There are several questions about economic history and urban life that such inquiry generates. When critiquing both, guilds and castes, are other dimensions of collective life also dismissed? When lauding the decline of guilds as monopolistic and medieval institutions do we develop blind-spots around colonial histories and individualistic ownership choices? Do we ignore a very important dimension that such spaces tend to protect? Local resources for example?
The most problematic manifestation of caste in urban India is the fragmentation of space, divided by multiple identities and segregated by hierarchies. Yet Dharavi provides us an example of how many marginal communities, when fused together, became a powerhouse of creative talent with the capacity of civic transformation - as long as their ability to harness collective energy is not tampered with.
For this it needs positive examples of collective mobilization and organizations from everywhere.
One example of how impulses traditionally embedded in guild histories continued to express themselves in contemporary Europe was through the reemergence of Cooperatives as a strong movement. The cooperative movement represented a desire to collectively own connecting this to housing and work. The cooperative movement shaped the thinking of leaders like Gandhi in India and through him even industrialists, most notably the Tata group, which at some point was influenced by Gandhi’s notion of trusteeship (a form of collective ownership) and even shaped some aspects of its shareholding patterns through not-for-profit trusts.
What does it mean to talk about the cooperative today? Maybe we can adapt the history of guilds and cooperatives, to the local management of resources which is one of the strongest concerns in the context of environmental challenges. In many ways, guilds controlled local resources, and made sure they were not overused. Criticism against guilds by global capitalism existed largely because they acted as a barrier against global capital flows and financial expansion. Eventually this lack of control of local resources was evident everywhere, in colonies outside Europe and in small towns and industrial centers within Europe. In a globalized economic context, this lack of control of local resources is one way in which unsustainable practices have become ubiquitous on a scale rarely seen before.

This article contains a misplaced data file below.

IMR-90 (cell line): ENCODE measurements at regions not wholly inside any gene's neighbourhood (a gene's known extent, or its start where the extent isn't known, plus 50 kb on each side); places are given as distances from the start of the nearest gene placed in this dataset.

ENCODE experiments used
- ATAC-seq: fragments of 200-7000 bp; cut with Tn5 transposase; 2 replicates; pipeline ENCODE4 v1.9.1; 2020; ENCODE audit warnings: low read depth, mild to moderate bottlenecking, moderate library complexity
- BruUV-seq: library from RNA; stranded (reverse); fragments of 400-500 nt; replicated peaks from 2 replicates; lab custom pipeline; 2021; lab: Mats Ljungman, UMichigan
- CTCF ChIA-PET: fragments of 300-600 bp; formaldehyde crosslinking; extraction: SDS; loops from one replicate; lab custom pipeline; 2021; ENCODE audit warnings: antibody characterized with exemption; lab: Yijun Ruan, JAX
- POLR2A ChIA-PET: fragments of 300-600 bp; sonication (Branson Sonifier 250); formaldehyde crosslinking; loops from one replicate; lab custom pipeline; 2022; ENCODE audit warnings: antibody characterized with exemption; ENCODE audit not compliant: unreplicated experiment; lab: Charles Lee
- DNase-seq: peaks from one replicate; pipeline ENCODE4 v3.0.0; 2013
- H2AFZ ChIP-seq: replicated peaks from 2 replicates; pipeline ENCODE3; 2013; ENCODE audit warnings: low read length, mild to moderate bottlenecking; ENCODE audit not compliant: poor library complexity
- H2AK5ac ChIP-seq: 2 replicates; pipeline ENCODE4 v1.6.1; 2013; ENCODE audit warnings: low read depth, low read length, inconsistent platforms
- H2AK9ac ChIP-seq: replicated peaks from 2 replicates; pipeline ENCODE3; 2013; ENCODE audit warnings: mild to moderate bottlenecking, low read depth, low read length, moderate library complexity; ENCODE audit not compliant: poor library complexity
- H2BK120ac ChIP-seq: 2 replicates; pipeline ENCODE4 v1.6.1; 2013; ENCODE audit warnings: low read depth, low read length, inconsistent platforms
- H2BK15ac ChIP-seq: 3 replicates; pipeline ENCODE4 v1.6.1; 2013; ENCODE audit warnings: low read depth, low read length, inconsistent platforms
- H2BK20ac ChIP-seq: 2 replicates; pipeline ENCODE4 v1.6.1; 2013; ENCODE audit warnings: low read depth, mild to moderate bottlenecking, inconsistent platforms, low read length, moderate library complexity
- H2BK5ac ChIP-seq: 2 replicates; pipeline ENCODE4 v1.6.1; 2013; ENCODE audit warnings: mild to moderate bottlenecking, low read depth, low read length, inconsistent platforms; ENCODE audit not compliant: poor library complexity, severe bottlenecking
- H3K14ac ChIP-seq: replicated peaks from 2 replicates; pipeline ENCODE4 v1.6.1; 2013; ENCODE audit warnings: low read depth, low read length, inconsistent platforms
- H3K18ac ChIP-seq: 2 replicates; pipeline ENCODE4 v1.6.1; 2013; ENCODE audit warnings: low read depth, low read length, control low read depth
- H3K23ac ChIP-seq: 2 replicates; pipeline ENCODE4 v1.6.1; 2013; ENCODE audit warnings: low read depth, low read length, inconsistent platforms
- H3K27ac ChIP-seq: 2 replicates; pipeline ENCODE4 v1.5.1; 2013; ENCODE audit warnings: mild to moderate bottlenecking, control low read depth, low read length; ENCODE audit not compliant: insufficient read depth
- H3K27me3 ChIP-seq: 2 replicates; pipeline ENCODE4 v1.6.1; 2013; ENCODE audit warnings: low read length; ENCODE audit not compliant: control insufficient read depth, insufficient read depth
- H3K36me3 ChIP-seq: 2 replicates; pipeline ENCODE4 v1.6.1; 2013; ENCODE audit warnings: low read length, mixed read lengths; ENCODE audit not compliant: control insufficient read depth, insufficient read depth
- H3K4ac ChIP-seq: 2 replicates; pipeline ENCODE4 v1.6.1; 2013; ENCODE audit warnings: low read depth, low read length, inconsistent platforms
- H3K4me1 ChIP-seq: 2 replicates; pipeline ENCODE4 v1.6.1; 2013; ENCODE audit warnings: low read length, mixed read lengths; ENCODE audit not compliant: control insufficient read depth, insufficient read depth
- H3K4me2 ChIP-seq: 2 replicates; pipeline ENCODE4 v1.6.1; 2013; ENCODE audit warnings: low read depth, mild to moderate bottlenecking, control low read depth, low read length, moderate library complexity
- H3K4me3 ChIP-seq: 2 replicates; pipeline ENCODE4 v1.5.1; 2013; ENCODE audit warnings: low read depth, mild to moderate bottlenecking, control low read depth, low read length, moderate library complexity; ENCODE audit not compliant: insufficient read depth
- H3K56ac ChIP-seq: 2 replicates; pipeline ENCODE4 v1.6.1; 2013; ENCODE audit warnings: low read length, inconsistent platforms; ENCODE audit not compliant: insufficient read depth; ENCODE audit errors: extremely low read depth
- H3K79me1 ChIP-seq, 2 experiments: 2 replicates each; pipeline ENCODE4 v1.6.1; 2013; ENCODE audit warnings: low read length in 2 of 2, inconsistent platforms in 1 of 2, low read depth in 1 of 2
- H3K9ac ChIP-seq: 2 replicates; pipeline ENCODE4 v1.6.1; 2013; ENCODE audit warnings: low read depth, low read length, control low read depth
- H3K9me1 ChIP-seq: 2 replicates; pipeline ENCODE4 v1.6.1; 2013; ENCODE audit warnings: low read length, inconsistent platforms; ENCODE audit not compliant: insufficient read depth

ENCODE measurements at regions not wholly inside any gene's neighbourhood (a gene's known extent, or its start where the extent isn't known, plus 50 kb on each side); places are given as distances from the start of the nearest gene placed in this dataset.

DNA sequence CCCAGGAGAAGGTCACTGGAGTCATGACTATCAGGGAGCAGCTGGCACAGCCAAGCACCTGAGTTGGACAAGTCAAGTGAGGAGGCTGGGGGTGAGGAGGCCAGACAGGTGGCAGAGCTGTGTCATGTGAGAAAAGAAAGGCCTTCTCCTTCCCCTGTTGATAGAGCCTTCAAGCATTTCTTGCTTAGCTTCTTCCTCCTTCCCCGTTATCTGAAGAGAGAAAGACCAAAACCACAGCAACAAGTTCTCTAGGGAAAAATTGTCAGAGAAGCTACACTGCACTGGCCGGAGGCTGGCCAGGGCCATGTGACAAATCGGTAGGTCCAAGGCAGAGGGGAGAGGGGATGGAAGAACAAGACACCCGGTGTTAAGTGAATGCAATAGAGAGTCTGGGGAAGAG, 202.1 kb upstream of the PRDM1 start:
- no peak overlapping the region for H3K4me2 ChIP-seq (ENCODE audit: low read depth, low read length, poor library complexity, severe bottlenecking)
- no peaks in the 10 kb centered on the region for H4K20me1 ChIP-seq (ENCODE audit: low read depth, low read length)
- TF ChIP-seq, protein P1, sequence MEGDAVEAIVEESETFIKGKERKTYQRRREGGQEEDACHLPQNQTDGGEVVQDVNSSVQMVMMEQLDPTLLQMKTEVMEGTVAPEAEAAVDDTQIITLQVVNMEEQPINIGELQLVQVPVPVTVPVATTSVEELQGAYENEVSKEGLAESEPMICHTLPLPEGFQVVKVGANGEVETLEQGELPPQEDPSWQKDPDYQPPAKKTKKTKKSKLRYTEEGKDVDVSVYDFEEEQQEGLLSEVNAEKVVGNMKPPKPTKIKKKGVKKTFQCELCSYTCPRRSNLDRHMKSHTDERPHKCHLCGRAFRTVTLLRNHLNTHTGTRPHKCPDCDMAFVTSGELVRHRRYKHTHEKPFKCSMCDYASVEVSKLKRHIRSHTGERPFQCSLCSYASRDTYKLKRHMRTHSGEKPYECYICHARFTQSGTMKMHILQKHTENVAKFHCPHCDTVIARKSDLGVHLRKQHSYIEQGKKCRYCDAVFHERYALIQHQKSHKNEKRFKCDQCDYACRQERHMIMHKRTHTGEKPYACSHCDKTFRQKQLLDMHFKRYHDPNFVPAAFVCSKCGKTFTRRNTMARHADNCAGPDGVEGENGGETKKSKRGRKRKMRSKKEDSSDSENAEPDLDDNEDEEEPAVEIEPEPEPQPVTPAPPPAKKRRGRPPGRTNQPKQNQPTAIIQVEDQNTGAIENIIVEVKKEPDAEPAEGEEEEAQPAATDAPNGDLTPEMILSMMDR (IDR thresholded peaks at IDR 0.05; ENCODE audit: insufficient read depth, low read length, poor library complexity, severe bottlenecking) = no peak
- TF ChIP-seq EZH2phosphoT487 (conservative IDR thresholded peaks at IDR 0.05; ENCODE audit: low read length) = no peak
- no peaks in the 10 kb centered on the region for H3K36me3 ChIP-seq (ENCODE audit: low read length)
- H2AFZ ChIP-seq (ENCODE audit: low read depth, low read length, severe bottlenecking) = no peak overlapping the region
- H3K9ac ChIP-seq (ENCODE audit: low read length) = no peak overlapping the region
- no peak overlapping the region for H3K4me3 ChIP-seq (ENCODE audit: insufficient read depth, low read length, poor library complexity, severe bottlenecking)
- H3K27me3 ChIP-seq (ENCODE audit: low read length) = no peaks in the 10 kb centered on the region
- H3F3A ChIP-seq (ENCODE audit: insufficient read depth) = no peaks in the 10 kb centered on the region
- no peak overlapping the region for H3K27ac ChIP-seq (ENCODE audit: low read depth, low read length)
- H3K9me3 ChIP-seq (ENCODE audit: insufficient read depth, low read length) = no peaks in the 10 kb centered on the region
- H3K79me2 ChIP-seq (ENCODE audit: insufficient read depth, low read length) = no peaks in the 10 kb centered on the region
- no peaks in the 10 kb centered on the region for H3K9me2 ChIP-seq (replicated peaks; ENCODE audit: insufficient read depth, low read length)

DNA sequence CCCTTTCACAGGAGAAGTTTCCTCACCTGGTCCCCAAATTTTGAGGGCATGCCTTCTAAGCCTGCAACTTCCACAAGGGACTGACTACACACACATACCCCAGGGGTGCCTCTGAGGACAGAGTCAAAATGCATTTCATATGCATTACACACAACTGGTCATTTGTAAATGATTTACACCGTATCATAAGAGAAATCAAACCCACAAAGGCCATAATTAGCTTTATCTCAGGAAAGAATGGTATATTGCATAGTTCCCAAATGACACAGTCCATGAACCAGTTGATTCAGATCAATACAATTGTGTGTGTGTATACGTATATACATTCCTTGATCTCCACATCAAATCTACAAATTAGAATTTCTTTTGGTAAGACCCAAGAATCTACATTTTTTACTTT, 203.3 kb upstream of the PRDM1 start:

However, this scenario cannot be framed simplistically in terms of locality vs globality. Interconnectedness was and remains a hallmark of human history and the history of trading guilds are also part of that story. What is needed is a more complex understanding of locality as an interface between various expressions of global and regional forces - in the way anthropologist Arjun Appadurai frames it in his reading of globalization. From such a perspective, urban spaces are at the heart of the relation between the local and global and these can be expressed in several ways- not just in the language of individuated privatized worlds but also collective expressions. In today’s environmentally stressed times, paying attention to these expressions may be particularly useful and also help pinpoint a more proactive role to urban practice in terms of its contribution to environmental questions.
Summary from Rahul Srivastava's urbanology talk, 10 November 2022.